Wingo’s claim that Southern misled investors by concealing construction-related problems drew national attention in a front page New York Times investigation last year. In January, the U.S. Occupational Safety and Health Administration (OSHA) concluded that Wingo had suffered a “continuing pattern of retaliatory treatment” and ordered Southern to reinstate Wingo, but the company has refused, according to a statement accompanying the lawsuit. (The case is “Brett Wingo v. The Southern Company, et al.,” Case No. 2:17-cv-01328-MHH in the U.S. District Court for the Northern District of Alabama, Southern Division.)

A second less-noticed legal filing with Mississippi state regulators accuses Southern of misrepresenting Kemper’s prospects right from the outset, before construction even began. Those claims center on Southern’s projections for what it would cost to operate and maintain the plant once it was up and running, which the filing asserts were so low they were “indefensible”.

In an email to DeSmog, Wingo seconds those claims, saying that he believes management knew back in 2012 that its “operation and maintenance” (O&M) projections were off — but kept the accurate numbers under wraps for years.

“By hiding the true O& M costs for so long, apparently since 2012 and likely longer, Fanning basically ensured shareholders would be forced to absorb $6 billion in losses,” Wingo told DeSmog.

“In 2012, sunk costs on Kemper were only around $1 billion and the natural gas part of the plant substantially complete. It would have been a perfect time to stop a runaway train from running off the end of the tracks,” he added. “But history shows, that’s not what Fanning and Southern Company chose to do.”…….


Spending Money to Make Money

Why would a company want to build a power plant that’s too expensive to run? Part of the answer, critics say, is the way that utilities like power companies are regulated.

Because they are essentially regulated monopolies, the laws governing how utilities like power companies make money are different than most industries, as explained in a  2015 Wall Street Journal article titled “Utilities’ Profit Recipe: Spend More.”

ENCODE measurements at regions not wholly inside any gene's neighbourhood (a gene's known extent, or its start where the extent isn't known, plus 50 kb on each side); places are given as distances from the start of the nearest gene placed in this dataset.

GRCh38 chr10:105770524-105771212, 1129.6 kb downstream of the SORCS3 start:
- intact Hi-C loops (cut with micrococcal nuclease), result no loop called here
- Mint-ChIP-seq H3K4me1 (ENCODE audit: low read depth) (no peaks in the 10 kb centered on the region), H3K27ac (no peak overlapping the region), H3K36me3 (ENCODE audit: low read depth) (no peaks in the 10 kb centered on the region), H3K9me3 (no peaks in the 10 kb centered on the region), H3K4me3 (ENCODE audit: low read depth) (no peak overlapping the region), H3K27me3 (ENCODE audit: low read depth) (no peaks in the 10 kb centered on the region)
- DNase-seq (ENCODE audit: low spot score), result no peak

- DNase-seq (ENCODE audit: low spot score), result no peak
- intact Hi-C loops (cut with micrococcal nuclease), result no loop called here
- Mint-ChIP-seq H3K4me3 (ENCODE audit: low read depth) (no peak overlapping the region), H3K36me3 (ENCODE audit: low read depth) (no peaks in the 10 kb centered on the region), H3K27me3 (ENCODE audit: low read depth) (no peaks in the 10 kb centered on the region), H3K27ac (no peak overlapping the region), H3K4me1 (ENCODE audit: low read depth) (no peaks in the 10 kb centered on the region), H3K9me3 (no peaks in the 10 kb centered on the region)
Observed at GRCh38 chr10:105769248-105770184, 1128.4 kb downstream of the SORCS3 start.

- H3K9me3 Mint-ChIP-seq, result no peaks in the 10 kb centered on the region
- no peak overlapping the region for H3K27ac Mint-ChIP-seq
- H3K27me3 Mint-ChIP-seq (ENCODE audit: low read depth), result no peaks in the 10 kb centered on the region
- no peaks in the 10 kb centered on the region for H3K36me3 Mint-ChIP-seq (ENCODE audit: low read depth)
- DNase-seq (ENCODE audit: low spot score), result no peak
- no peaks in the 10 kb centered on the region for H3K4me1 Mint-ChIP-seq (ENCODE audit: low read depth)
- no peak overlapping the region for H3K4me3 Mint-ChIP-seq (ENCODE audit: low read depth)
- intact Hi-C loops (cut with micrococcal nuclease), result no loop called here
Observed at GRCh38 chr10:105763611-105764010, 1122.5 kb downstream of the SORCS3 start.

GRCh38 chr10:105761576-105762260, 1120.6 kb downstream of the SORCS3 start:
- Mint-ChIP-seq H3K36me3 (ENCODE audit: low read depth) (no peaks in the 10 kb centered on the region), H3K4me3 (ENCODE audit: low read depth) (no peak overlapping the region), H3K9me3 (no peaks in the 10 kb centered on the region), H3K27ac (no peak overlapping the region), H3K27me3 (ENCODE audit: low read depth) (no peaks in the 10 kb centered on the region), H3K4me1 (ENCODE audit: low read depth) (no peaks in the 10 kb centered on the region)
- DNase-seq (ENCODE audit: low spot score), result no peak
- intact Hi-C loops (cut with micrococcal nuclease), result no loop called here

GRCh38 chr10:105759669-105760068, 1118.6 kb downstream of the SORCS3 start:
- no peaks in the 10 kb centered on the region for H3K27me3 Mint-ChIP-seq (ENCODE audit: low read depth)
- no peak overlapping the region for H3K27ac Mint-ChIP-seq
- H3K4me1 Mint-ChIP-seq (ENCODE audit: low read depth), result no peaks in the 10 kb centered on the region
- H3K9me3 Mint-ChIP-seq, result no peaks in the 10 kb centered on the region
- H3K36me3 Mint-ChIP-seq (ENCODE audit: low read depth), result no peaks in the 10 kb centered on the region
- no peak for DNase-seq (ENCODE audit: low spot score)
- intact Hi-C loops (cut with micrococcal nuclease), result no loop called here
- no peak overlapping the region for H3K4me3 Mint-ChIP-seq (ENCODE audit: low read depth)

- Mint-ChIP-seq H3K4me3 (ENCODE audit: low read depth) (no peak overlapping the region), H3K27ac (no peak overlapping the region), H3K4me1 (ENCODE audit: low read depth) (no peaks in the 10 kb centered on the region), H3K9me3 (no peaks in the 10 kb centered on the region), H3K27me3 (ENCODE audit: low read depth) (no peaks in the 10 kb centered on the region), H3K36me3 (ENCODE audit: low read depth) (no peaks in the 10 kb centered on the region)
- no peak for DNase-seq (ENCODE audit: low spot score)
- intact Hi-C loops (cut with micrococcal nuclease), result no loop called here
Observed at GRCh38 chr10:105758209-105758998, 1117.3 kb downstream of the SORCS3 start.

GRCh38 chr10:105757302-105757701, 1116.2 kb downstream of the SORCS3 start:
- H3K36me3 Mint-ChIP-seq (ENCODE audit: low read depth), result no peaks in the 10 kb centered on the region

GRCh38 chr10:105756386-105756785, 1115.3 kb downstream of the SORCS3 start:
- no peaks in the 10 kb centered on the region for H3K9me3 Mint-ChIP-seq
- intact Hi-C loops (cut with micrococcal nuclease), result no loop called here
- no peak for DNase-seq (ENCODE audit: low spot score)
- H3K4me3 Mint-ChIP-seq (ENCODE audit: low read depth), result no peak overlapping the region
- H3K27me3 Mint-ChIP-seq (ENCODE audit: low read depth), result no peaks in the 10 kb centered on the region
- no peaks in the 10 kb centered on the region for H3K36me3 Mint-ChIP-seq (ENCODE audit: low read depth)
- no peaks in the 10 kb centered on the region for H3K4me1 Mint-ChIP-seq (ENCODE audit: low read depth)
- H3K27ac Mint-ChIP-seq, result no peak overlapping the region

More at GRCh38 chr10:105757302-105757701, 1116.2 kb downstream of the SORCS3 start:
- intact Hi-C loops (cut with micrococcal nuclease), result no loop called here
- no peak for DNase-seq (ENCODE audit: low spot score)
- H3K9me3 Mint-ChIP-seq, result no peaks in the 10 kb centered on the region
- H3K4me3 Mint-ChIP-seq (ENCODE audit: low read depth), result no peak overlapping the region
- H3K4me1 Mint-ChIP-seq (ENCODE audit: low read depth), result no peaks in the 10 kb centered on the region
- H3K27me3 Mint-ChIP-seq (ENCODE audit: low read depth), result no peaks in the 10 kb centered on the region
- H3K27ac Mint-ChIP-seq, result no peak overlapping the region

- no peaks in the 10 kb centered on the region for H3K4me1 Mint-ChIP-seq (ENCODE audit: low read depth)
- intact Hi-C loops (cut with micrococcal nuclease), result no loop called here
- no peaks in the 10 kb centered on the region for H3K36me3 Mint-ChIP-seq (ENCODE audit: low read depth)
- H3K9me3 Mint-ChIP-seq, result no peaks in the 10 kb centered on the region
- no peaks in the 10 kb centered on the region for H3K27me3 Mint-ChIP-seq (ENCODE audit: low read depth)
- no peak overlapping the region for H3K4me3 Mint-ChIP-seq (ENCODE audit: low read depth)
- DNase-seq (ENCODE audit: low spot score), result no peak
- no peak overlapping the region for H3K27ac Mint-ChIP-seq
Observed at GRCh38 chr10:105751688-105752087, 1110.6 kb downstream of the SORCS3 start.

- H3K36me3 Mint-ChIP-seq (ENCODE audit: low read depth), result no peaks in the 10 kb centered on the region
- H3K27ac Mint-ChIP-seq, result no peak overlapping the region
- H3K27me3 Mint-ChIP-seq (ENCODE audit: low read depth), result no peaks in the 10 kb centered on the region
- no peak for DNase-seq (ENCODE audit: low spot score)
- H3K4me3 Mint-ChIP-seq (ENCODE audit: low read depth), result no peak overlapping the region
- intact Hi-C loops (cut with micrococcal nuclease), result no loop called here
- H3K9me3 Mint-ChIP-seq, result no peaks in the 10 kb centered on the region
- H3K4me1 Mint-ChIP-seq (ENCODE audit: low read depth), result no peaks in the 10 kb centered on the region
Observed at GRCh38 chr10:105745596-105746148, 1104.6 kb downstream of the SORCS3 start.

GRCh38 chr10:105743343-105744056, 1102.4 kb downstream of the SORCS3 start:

“[U]tilities have another incentive for heavy spending; It actually boosts their bottom lines — the result of a regulatory system that turns corporate accounting on its head,” The Journal reported, explaining that as long as state-level regulators sign off on a project, regulated utilities get a fixed percentage of what they spend as a profit……..

Clean Coal?

Kemper was supposed to be an engineering feat, able to turn the world’s least efficient but most abundant form of coal, lignite coal, into a climate-friendly fuel. That’s “climate friendly” as compared to the kind of coal-burning power plants upon which the U.S. has historically relied for the bulk of its electricity……..

Environmentalists have long objected to calling a coal-fired carbon capture and sequestration project “clean coal,” arguing that the label is misleading because it focuses on carbon dioxide pollution while ignoring other problems like acid rain and airborne contaminants. And carbon capture projects rely on continuing fossil fuel production, because the CO2 that’s captured is sold to oil companies who pump it into aging wells to coax more oil from the ground.

Politicians nevertheless continue to use the term. “My administration is putting an end to the war on coal,” President Donald Trump said this spring. “We’re going to have clean coal, really clean coal.”

Asked about the prospects for new “clean coal” projects in general after Kemper’s shuttering, a top Department of Energy official was dubious. EIA chief Howard Gruenspecht noted the role of natural gas prices, as well as the lower price of oil, which hurts the price of carbon sold to enhance oil recovery.